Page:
This article on non-contact optical scanning and inspection first appeared in the Confederation of British Metalforming magazine.
- When forming metal components how do you know that the parts produced are to drawing?
- How can you be confident that your tooling, such as a forging die, has not worn out of tolerance and requires re-working or replacing?
- And how do you capture the modifications made to a press tool during tooling tuning so they can be modelled in your CAD system and recorded for future use?
Parts and tools with simple geometries can readily be inspected with Vernier calipers and micrometers, gauges and coordinate measurement machines (CMM). When the geometries and features become larger, more complex and/or numerous these techniques may not be economically viable and may not be capable of delivering the required information. This is particularly relevant when inspecting surface form, which often needs to be compared to the master CAD model rather than measured against a detail drawing.
Non-contact optical scanning can offer an accurate and cost effective solution to these challenges. There are a variety of scanning technologies available from arm-mounted laser systems to Computed Tomography (CT) imaging; however Performance Engineered Solutions (PES) Ltd.’s system of choice is GOM’s ATOS structured light technology due to its accuracy, flexibility, traceability and position as the industry standard against which all other technologies are measured.
The GOM system works on the principles of optical triangulation and stereo viewing. The scanner head projects a structured blue light pattern over the surface of the object being measured and the images this creates are simultaneously captured from different angles by the two cameras integrated into the system.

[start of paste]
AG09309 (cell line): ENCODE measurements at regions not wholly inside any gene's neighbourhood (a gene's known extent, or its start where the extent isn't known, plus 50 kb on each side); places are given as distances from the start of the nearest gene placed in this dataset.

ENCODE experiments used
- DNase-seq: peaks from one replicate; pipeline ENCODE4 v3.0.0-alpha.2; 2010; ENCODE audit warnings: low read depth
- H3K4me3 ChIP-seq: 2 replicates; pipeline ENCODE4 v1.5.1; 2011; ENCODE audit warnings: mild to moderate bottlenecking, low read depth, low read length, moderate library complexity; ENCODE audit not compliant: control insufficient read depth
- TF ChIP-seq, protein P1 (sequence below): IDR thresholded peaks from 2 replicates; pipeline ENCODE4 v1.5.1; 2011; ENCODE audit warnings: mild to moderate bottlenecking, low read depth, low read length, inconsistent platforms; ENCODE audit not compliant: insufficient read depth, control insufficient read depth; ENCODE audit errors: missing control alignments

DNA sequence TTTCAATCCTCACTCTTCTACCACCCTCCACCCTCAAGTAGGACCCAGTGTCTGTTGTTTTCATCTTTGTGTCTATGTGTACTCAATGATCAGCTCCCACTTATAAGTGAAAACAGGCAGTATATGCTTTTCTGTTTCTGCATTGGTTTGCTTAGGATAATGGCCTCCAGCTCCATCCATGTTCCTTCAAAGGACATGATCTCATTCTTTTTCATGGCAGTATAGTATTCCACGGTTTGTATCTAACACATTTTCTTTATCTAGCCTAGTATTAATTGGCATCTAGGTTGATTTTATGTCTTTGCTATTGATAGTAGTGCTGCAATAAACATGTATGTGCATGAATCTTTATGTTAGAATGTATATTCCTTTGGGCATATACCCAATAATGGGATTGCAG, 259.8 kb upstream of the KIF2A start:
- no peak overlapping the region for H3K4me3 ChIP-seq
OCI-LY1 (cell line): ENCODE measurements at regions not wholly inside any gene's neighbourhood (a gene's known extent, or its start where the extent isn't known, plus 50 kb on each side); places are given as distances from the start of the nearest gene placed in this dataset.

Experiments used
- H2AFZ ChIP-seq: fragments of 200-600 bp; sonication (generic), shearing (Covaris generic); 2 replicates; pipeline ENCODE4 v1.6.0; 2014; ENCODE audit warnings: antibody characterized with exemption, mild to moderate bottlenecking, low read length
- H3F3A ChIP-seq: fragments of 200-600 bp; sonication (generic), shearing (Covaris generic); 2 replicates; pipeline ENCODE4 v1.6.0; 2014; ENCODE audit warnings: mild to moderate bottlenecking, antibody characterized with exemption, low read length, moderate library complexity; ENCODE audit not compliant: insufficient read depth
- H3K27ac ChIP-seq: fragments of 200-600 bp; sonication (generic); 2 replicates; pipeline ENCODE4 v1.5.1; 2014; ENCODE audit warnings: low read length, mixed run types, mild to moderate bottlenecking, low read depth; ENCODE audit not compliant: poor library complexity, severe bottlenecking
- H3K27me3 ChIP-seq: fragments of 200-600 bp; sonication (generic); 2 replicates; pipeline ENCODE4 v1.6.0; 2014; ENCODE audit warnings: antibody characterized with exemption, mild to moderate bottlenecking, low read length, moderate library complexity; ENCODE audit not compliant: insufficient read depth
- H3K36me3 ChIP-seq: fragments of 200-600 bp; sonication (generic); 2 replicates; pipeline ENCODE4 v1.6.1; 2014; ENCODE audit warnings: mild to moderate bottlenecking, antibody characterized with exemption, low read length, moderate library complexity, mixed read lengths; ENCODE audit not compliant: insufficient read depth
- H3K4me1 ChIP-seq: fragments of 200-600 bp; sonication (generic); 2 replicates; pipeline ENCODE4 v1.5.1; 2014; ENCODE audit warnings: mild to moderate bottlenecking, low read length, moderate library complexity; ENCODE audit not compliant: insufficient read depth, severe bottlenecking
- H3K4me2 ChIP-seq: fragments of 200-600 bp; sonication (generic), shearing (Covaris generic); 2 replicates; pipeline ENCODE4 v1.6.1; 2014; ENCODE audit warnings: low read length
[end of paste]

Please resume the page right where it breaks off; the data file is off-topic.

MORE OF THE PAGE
The software then converts this information into a high density point cloud, with up to 12 million (depending on the camera sensors’ number of pixels) highly accurate three dimensional coordinates being collected with every scan (each individual scan lasts around 10 seconds). Calibrated markers applied to the object allow each individual scan to be correctly aligned to each other so a point cloud of the entire surface can be constructed by moving the scanner and/or the part.
The flexibility of the ATOS system is its ability to capture high resolution data from small objects the size of an aspirin to objects larger than a yacht. This is achieved by altering the measurement volume over which the data points are collected by selecting different camera lenses. Up to 8 million data points can be collected in a 38mm3 volume giving a resolution of around 5 microns (point spacing of 0.01 mm) for small super high accuracy applications such as the inspection of turbine blades. For larger objects up to a 2m3 measurement volume can be used to capture data at a much faster rate with a small reduction in resolution, however even with a 1m3 measurement volume the ATOS is still collecting data at a better than 50 micron resolution (point spacing of 0.31 mm).
The calibrated markers applied to the object also work with the GOM TRITOP system to enable the scanning of large objects whilst maintaining a high local resolution. The TRITOP system takes high resolution 2D images (using a digital SLR) of an object and creates an accurate 3D coordinate framework based on digital photogrammetry techniques, which can then be used to align the ATOS scan data. The TRITOP system can also be used in isolation to take fast and accurate point measurements on the surface of a component wherever a marker is positioned.
Both systems works on line of sight, so basically if you can see it you can scan it, however optically tracked touch probe measurements can be used to collect single point data from difficult to reach, or undercut features and for the measurement of primitives, using a tactile approach similar a traditional CMM. This capability is all within the ATOS system providing the ability to combine full field scanning and touch probe 3D tactile measurement.The applications of this non-contact optical scanning technology can offer significant advantages to businesses and PES has used it to offer a range of engineering solution to multiple industries including Aerospace, Automotive, Marine, Rail, Motor and Elite Sports, Medical, Oil and Gas, product and heavy industry to name but a few.